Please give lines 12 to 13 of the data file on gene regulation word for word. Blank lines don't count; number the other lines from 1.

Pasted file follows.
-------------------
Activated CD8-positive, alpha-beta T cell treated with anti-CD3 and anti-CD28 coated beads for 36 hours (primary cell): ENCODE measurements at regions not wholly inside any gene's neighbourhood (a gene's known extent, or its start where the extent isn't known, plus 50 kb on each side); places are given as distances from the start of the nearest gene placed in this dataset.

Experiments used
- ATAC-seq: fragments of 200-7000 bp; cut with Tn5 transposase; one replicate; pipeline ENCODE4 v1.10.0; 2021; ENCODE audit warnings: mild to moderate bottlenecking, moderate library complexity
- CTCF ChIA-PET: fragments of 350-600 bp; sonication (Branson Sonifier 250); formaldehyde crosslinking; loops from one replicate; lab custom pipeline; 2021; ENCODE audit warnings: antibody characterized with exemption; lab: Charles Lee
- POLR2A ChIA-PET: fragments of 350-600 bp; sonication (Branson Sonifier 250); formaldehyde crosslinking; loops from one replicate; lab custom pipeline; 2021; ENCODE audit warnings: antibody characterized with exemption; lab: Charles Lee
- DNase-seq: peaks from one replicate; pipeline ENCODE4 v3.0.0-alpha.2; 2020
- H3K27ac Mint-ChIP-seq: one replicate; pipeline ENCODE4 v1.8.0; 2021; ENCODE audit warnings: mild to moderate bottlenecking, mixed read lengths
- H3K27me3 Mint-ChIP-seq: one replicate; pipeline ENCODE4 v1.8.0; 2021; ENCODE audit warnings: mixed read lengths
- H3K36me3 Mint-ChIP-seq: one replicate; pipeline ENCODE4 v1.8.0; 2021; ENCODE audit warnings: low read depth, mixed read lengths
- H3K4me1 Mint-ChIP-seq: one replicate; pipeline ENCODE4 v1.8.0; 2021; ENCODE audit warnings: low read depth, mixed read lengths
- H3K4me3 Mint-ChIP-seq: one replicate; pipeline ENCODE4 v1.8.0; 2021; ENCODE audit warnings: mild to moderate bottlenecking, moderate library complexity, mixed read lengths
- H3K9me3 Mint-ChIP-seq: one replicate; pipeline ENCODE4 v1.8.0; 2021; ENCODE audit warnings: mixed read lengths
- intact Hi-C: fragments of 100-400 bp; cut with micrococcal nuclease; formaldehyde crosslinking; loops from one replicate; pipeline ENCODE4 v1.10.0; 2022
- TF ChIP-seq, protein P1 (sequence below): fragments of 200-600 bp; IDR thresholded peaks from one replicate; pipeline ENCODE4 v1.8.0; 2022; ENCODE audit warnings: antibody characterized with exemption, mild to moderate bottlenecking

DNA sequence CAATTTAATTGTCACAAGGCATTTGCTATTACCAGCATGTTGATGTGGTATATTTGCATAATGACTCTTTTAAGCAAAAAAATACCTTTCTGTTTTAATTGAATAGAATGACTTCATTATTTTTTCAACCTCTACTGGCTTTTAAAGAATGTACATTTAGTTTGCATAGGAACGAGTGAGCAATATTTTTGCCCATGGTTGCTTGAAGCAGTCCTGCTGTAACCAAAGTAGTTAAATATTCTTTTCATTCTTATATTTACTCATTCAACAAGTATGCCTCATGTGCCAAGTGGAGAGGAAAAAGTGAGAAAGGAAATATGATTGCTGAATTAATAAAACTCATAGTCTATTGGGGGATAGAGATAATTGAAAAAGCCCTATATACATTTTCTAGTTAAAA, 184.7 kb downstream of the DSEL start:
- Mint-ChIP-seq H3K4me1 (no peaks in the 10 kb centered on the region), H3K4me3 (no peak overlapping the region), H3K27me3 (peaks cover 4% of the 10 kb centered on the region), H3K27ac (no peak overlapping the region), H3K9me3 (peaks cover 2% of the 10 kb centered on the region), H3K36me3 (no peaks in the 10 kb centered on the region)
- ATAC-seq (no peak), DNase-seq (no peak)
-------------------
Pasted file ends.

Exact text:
- H3K9me3 Mint-ChIP-seq: one replicate; pipeline ENCODE4 v1.8.0; 2021; ENCODE audit warnings: mixed read lengths
- intact Hi-C: fragments of 100-400 bp; cut with micrococcal nuclease; formaldehyde crosslinking; loops from one replicate; pipeline ENCODE4 v1.10.0; 2022